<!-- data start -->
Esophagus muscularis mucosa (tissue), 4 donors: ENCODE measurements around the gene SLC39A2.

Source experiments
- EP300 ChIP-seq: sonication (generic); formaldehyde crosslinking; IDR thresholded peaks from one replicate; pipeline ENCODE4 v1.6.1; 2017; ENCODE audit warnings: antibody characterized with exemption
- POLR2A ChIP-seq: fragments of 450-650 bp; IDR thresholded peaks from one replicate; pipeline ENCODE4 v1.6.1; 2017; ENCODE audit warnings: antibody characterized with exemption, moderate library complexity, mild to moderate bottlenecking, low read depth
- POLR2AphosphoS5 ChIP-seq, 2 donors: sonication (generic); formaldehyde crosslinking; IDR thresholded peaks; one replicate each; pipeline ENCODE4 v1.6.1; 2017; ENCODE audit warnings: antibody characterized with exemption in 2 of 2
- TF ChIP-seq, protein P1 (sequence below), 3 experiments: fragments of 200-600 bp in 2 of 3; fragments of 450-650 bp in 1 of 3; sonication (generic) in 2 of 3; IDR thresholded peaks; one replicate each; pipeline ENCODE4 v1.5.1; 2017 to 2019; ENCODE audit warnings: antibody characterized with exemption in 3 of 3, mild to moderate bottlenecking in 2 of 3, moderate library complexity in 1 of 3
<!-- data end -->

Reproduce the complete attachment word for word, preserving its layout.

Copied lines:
Esophagus muscularis mucosa (tissue), 4 donors: ENCODE measurements around the gene SLC39A2.

Source experiments
- EP300 ChIP-seq: sonication (generic); formaldehyde crosslinking; IDR thresholded peaks from one replicate; pipeline ENCODE4 v1.6.1; 2017; ENCODE audit warnings: antibody characterized with exemption
- POLR2A ChIP-seq: fragments of 450-650 bp; IDR thresholded peaks from one replicate; pipeline ENCODE4 v1.6.1; 2017; ENCODE audit warnings: antibody characterized with exemption, moderate library complexity, mild to moderate bottlenecking, low read depth
- POLR2AphosphoS5 ChIP-seq, 2 donors: sonication (generic); formaldehyde crosslinking; IDR thresholded peaks; one replicate each; pipeline ENCODE4 v1.6.1; 2017; ENCODE audit warnings: antibody characterized with exemption in 2 of 2
- TF ChIP-seq, protein P1 (sequence below), 3 experiments: fragments of 200-600 bp in 2 of 3; fragments of 450-650 bp in 1 of 3; sonication (generic) in 2 of 3; IDR thresholded peaks; one replicate each; pipeline ENCODE4 v1.5.1; 2017 to 2019; ENCODE audit warnings: antibody characterized with exemption in 3 of 3, mild to moderate bottlenecking in 2 of 3, moderate library complexity in 1 of 3